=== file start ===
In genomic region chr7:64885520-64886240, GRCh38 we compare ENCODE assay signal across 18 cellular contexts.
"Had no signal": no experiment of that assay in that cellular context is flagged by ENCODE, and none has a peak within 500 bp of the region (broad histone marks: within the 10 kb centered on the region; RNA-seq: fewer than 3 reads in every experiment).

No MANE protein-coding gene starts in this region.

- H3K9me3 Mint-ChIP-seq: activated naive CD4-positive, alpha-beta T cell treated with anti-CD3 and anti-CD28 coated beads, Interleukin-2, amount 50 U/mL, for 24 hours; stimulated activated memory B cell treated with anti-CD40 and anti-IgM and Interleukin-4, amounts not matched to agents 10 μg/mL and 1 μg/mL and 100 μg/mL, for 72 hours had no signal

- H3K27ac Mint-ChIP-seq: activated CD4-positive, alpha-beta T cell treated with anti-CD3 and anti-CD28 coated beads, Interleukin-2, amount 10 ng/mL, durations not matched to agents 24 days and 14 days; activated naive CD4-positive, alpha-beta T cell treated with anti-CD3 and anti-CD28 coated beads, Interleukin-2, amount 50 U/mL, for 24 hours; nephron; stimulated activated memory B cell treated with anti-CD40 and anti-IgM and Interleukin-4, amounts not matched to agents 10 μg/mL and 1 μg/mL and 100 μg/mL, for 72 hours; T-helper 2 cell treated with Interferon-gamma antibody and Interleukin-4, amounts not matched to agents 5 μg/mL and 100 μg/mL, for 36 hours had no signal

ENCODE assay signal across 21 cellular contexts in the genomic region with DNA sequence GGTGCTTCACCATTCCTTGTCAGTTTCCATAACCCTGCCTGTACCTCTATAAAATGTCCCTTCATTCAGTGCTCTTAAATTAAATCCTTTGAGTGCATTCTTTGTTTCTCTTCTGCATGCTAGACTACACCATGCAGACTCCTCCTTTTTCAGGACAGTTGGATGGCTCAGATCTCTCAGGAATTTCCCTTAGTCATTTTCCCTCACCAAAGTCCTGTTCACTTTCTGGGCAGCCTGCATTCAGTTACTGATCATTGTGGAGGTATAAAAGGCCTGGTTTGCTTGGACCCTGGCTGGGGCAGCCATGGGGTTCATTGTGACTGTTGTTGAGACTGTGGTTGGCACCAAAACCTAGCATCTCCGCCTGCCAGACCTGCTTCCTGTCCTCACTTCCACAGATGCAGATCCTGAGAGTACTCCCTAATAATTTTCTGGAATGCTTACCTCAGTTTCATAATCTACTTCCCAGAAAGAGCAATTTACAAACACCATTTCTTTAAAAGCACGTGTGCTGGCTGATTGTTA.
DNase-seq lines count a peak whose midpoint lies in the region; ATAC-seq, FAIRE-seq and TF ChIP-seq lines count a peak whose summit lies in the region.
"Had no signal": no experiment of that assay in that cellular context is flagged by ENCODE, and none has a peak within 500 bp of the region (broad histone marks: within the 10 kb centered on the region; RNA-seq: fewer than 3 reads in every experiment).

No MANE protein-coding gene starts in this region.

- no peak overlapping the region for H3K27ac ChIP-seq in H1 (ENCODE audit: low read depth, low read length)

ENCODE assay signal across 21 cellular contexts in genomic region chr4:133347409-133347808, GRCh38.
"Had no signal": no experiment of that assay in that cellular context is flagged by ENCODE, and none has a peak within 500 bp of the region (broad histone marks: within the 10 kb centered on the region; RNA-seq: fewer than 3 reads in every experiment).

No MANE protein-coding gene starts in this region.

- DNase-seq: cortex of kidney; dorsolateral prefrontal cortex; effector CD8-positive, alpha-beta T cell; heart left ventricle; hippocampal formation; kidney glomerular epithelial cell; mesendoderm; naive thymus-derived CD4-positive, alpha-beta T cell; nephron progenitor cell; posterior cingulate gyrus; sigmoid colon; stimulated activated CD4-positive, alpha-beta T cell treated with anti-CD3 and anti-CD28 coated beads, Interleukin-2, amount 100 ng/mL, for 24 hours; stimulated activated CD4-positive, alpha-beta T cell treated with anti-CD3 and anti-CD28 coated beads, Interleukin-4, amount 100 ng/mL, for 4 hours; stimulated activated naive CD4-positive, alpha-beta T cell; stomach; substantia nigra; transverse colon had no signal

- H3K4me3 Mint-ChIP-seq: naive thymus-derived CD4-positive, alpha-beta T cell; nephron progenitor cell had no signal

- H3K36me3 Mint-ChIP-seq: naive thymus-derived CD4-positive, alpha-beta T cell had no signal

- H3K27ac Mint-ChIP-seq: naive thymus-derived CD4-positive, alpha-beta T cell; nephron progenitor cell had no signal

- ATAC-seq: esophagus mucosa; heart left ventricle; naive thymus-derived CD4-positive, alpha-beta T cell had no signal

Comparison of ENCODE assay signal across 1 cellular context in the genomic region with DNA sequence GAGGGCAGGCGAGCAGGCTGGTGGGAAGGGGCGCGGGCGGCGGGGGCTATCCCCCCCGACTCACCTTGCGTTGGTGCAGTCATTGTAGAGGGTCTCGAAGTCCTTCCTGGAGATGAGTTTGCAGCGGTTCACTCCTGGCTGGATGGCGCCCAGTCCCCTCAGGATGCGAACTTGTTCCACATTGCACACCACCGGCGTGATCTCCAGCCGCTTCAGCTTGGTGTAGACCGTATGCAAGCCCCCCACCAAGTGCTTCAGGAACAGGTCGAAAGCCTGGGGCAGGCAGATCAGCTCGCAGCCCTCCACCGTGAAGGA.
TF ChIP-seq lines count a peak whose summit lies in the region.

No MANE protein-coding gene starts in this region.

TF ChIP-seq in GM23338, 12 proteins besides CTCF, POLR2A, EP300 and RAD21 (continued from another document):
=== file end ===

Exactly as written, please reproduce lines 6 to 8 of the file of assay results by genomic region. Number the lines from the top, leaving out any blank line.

ENCODE assay signal across 21 cellular contexts in the genomic region with DNA sequence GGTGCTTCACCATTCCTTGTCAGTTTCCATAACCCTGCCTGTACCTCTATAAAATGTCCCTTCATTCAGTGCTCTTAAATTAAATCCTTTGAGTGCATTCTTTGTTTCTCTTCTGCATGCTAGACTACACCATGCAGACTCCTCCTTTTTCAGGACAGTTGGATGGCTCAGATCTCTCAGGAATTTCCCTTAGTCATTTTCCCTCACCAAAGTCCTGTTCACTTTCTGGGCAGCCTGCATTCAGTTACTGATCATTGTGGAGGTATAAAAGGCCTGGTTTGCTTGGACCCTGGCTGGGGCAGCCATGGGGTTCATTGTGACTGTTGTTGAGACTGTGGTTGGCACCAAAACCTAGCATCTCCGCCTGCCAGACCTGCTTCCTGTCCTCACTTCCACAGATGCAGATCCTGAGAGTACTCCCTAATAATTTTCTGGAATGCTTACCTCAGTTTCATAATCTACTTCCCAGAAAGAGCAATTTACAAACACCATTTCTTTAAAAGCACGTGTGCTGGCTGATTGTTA.
DNase-seq lines count a peak whose midpoint lies in the region; ATAC-seq, FAIRE-seq and TF ChIP-seq lines count a peak whose summit lies in the region.
"Had no signal": no experiment of that assay in that cellular context is flagged by ENCODE, and none has a peak within 500 bp of the region (broad histone marks: within the 10 kb centered on the region; RNA-seq: fewer than 3 reads in every experiment).